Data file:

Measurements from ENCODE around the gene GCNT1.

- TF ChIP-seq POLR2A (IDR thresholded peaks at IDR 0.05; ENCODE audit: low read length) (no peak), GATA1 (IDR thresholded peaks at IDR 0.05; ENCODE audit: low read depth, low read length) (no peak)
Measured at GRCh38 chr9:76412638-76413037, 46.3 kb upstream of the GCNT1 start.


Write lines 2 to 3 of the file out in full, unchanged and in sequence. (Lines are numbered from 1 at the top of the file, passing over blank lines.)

- TF ChIP-seq POLR2A (IDR thresholded peaks at IDR 0.05; ENCODE audit: low read length) (no peak), GATA1 (IDR thresholded peaks at IDR 0.05; ENCODE audit: low read depth, low read length) (no peak)
Measured at GRCh38 chr9:76412638-76413037, 46.3 kb upstream of the GCNT1 start.